Armed with Walter's detailed drawings and a rough cost estimate, the Fletchers interviewed three contractors in November 2006. Walter had recommended all three for remodeling urban houses. One — Micah Flenard of Flenard Construction in Littleton, Colo., — also was recommended by a friend of Stan's. The friend had raved about him, says Stan, because of Flenard's good work, reliability, fairness and reasonable pricing. Flenard impressed the Fletchers too and his estimate was the lowest by a bit. “We were pretty open on what we were going to spend, but we didn't want to totally out-price our house for the neighborhood,” says Lois.
The comprehensive plan and specs meant Flenard could estimate close to the bone. He was able “to run bid numbers off the plans,” while including allowances for items such as the structural beam that went in where the garage wall had been. “Doug Walter is a good customer advocate,” Flenard adds. It's doubly important to bid accurately on his projects, he says, because “it's not fun to go back and ask for more money if you missed something.”
The multipurpose island with cooktop
Estimating that the job [including a few other projects around the house] would take 15 weeks, Flenard began demolition in mid January 2007. The Fletchers moved to a nearby apartment.
For Flenard's clients, demolition is often a money-saving process: bad cuts are kept to a minimum, and finishes are salvaged to minimize a redo.
Production challenges threatened to offset those economies. The coffered ceiling, for instance, became a giant geometry problem. The large coffer rises to the roof pitch, where Walter ganged four skylights, placing smaller ones in the center to clear the intersecting garage gable. Each side of the shaft, where the rafter links wall to ceiling, has a slight degree of difference, says Walter. Frenard says his crew had to create double-compound angles and bend drywall around them to connect everything smoothly, which took about eight hours.
A set of upper and lower cabinets arrived with mismatched frames. Rather than risk waiting for replacements, Flenard says, “We took a cabinet apart and reformed it.” The cabinet retooling took four hours.
To correct an odd bulge in the floor, Flenard had to pull off the sub-floor, plane down the joists and install a new sub-floor. It was the biggest change order in the project. It took the framer 16 hours, but did not cause other delays, says Flenard.
Despite good intentions, the Fletchers had trouble with some product choices. “From the beginning,” says Lois, “Micah gave us a timeline for when decisions were needed. We stuck with it,” with a few bumps along the way. One involved the finish for the new birch flooring. After choosing a stain to contrast with the cabinets, Lois came home to discover that the chosen color — by then covering most of the floor — looked wrong. The whole floor had to be sanded and re-stained, adding several days to the schedule. “My floor guy wanted to make them happy,” says Flenard, and didn't charge for the change.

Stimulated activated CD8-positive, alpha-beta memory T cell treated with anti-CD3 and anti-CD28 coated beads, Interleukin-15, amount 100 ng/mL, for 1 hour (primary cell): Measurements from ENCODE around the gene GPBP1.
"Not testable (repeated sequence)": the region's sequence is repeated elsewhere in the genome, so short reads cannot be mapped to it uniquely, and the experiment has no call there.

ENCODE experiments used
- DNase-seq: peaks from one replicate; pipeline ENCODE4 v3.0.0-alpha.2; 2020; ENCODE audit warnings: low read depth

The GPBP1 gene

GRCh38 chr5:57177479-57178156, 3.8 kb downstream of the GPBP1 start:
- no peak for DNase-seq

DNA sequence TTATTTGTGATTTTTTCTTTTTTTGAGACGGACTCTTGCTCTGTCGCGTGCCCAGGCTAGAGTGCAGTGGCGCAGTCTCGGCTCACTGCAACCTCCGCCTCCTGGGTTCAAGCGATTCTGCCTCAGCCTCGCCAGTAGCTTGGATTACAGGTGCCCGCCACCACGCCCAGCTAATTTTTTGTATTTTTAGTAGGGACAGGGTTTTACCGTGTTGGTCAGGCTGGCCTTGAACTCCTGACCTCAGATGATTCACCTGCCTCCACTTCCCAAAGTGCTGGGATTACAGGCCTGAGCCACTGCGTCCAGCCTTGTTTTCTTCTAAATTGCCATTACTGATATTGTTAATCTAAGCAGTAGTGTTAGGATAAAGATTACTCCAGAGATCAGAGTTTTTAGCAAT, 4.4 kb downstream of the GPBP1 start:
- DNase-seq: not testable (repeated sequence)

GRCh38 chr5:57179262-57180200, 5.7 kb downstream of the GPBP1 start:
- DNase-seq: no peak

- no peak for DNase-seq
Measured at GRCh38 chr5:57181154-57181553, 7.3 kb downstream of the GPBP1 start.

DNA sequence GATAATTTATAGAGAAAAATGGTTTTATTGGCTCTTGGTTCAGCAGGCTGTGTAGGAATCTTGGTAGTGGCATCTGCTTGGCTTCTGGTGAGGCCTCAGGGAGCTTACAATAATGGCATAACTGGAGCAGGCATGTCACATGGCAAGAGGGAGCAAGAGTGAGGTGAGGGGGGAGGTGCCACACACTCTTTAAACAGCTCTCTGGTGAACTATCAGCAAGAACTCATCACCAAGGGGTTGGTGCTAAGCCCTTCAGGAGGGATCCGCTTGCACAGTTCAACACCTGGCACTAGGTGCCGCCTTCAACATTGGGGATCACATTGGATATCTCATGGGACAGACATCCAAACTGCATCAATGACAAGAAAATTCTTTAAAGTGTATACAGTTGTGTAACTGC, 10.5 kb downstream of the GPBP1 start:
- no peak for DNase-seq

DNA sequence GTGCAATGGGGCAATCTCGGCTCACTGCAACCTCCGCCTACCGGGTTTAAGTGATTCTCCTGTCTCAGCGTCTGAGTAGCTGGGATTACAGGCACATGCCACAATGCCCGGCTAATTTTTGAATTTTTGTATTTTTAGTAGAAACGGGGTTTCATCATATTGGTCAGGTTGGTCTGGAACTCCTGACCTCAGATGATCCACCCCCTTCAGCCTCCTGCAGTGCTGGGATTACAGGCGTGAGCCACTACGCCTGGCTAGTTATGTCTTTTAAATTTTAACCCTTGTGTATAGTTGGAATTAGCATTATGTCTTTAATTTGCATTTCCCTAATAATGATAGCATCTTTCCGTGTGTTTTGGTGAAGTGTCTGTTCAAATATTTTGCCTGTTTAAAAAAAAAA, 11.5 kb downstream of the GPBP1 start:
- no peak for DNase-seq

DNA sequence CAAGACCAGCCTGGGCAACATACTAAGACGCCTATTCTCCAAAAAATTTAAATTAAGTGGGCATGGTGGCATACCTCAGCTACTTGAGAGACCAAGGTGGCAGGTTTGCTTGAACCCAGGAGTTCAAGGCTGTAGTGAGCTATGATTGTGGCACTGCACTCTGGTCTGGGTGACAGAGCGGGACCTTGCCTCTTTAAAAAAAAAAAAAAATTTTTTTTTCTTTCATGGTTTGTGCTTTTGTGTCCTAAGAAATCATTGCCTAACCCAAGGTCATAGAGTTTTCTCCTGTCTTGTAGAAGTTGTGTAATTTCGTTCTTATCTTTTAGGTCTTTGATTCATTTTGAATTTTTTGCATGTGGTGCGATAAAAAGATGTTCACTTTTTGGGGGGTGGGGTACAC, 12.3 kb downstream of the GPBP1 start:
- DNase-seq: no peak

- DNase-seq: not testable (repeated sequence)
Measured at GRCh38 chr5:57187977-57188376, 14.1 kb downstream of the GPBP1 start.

For the backsplash, the Fletchers chose large tiles set in a diamond pattern. When they saw the tiles in place they hated them. Flenard “had to tear off the tile and redo that wall,” says Stan. “It put the project on hold a couple of days.” To minimize lost time, Flenard drove Stan to the store one day to choose and buy tile.
Settling on light fixtures took time, too. “We were being particular,” says Stan. Flenard figures he put 20 hours into helping the Fletchers choose lighting.
Despite these hurdles, the job progressed remarkably efficiently. The crew stayed on task. Plus, Flenard says, “we ran all our questions through Doug and the clients, instead of making work for ourselves by making a call on our own.” In fact, the project was “ahead of schedule until the painters arrived,” he says. (They had a small crew and took twice as long as Flenard expected.)
The entire project, including some add-ons around the house, was completed in early May, close to Flenard's time estimate. “It was the fastest project I've ever had,” says Walter. “For Micah, decisions became critical path items.”
That's true, says Flenard: “I'm a little bit of pressure, but if I'm lax, homeowners get upset later.” Indeed, the Fletchers have all good to say about Flenard Construction, pressure included. “They were great about making it all happen,” says Stan.
|Initial meeting and bid||Nov. 6, 2006|
|Start demolition||Jan. 14|
|Rough plumbing||Feb. 5|
|Install skylights||Feb. 12|
|Begin installation of window and sliding door||Feb. 19|
|Begin drywall||Feb. 22|
|Rough electrical||Feb. 27|
|Frame vaulted ceiling||March 1|
|Install hardwood flooring||March 5|
|Begin cabinet and trim installation||March 15|
|Final plumbing and electrical||April 16|
|Install granite counter tops||April 23|
|Install appliances||April 26|
|Final cleanup||May 1|
For Budget History, see the January issue of Professional Remodeler.